Summary And Applications

In this experiment you were introduced to a modern marvel called a solar cell that produces electricity directly from sunlight. Solar cells, like the batteries you studied in Experiment 1, can be placed in series or parallel with the same voltage and current results. That is, solar cells in series add the voltages of all the cells while the total current remains at that produced by a single cell. Conversely, solar cells in parallel add the currents produced by all cells with the total voltage being equal to just a single cell. Naturally, you can combine all sorts of arrangements of series and parallel hookups to produce the voltage and current you want for your application.

These are just some ways solar cells mimic the way conventional batteries are used in day-to-day applications. However unlike even rechargeable (secondary) batteries, solar cells cannot store energy nor do they need recharging. They are either producing power from the sun, or not. This is why we started with a rechargeable battery experiment to let you understand that solar cells need a means to store the energy they collect.

On a more career-oriented note, by your choosing to perform this and the next experiment you may begin to understand the potential impact of solar cell technology on the production of electricity as we begin the 21st century. Recall that the Wright brothers first demonstrated heavier-than-air flight in 1903 -something that was deemed impossible prior to that time. In less than seventy years from that momentous flight, man successfully landed on the moon, which was also deemed an impossible task. Now here you are at the beginning of the 21st century with what appears as the ultimate in technology all around you, with nothing very significant to invent or improve upon. People felt the same way 100, 200 and more years ago, as well.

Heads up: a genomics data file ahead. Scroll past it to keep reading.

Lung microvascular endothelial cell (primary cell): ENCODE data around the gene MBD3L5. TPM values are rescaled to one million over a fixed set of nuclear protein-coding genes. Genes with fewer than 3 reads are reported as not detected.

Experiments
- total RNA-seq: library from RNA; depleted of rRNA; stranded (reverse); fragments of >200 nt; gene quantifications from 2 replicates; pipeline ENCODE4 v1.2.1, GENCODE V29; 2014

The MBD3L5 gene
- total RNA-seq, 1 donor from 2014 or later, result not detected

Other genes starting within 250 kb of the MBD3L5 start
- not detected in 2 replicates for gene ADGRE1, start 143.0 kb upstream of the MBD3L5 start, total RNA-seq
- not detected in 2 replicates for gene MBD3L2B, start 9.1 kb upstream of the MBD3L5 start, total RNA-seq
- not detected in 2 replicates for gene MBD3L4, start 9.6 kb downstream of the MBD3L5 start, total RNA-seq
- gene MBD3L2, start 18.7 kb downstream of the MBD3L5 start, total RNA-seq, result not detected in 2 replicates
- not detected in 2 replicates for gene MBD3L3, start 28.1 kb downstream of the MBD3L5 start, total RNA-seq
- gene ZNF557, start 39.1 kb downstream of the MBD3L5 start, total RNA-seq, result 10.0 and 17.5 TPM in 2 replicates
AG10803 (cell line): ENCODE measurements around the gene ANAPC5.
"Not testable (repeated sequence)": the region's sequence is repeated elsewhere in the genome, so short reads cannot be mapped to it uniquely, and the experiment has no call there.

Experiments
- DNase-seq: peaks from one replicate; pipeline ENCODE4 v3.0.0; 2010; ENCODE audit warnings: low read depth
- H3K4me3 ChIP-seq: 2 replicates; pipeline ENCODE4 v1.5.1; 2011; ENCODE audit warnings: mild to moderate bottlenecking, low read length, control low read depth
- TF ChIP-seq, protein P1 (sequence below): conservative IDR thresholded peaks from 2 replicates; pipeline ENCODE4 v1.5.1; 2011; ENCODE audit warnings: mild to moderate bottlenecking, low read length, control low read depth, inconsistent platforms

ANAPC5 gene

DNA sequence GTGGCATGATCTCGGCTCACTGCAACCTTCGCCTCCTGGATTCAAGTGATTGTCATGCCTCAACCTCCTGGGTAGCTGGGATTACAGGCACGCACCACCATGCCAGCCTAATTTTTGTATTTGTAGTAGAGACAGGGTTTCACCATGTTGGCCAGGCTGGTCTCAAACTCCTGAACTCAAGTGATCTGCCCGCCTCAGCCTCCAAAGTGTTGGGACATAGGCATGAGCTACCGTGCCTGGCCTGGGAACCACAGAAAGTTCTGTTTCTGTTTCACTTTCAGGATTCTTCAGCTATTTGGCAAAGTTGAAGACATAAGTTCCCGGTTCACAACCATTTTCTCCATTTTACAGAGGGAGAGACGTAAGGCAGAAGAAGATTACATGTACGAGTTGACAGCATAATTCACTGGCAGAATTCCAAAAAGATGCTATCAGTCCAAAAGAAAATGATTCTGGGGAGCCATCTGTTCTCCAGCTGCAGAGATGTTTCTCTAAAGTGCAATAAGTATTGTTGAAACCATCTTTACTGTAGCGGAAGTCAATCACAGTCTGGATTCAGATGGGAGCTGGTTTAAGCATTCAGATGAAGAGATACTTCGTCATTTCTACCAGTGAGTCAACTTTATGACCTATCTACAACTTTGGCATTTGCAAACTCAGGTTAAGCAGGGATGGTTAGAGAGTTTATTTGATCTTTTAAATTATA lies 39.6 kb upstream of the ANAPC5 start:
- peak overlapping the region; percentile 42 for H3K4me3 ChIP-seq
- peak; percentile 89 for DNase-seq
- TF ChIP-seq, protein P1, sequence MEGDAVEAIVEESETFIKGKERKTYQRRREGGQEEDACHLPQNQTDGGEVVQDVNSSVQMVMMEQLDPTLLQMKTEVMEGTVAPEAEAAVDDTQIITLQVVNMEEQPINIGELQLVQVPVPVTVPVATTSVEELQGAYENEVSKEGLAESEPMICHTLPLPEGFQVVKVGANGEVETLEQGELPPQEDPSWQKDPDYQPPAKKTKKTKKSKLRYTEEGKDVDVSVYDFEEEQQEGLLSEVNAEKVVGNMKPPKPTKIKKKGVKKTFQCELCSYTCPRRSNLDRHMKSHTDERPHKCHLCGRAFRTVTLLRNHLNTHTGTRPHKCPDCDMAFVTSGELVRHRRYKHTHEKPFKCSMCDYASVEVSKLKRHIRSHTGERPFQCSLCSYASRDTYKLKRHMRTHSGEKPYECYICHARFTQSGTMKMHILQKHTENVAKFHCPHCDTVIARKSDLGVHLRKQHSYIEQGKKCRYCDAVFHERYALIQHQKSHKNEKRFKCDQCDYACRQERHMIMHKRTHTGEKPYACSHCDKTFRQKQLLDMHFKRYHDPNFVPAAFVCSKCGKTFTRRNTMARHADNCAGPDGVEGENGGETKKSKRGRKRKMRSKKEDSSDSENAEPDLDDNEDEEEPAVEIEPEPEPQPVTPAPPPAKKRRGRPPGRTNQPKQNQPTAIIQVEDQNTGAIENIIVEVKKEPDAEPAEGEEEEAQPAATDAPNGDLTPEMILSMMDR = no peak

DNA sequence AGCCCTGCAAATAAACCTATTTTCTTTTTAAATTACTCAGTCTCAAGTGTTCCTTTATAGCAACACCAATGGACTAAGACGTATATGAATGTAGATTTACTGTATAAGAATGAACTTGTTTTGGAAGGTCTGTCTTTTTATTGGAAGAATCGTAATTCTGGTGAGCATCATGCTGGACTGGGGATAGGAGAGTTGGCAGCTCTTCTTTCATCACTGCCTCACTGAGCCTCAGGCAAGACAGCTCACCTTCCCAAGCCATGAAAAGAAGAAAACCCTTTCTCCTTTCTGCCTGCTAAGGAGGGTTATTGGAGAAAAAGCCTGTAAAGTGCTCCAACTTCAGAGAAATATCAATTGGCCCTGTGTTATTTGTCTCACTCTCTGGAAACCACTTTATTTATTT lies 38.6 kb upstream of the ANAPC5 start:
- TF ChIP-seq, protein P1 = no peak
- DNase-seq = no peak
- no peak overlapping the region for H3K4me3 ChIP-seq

Solar cell technology has become just one example of this myopic view of the future. For years the "promise" of solar cells powering our homes and businesses never quite came true. We are still dependent on fossil fuels as our primary power source. Certain scientists and engineers still tell us that solar technology can never exceed certain technical and cost boundaries, so we are stuck with conventional fuels for the foreseeable future. Their predecessors also told the Wrights and Edison the same thing in their time about the airplane (it can never happen) and the electric light bulb (an inventor's pipe dream). However, just like the Wright brothers and Thomas Edison who both single-handedly pioneered their chosen fields of endeavor, all it takes is one or two enterprising individuals to bring solar cell technology into the "light" where it can become the dominant power source for clean renewable energy from the sun. Maybe one of those individuals is you. We certainly hope so!

Real World Examples

Solar energy can be captured and used in basically two forms - heat and electricity - the latter being called PV or photovoltaic energy. Solar energy in the form of heat is used to heat swimming pools as well as homes. For our experiments, the focus was and is on the photovoltaic energy produced by solar cells. For example, some rural homes are powered entirely from the sun and wind. With a combination of solar and wind, or just one or the other by itself, people can now live where ever they choose with all the conveniences of modern living like telephones, television with a satellite feed, the Internet and World Wide Web and even a toaster and electric range to cook with. Even 30 years ago this was an unthinkable circumstance. Now anyone with the correct installation of solar panels, inverters and batteries can live wherever they want with all the comforts of a grid-powered home.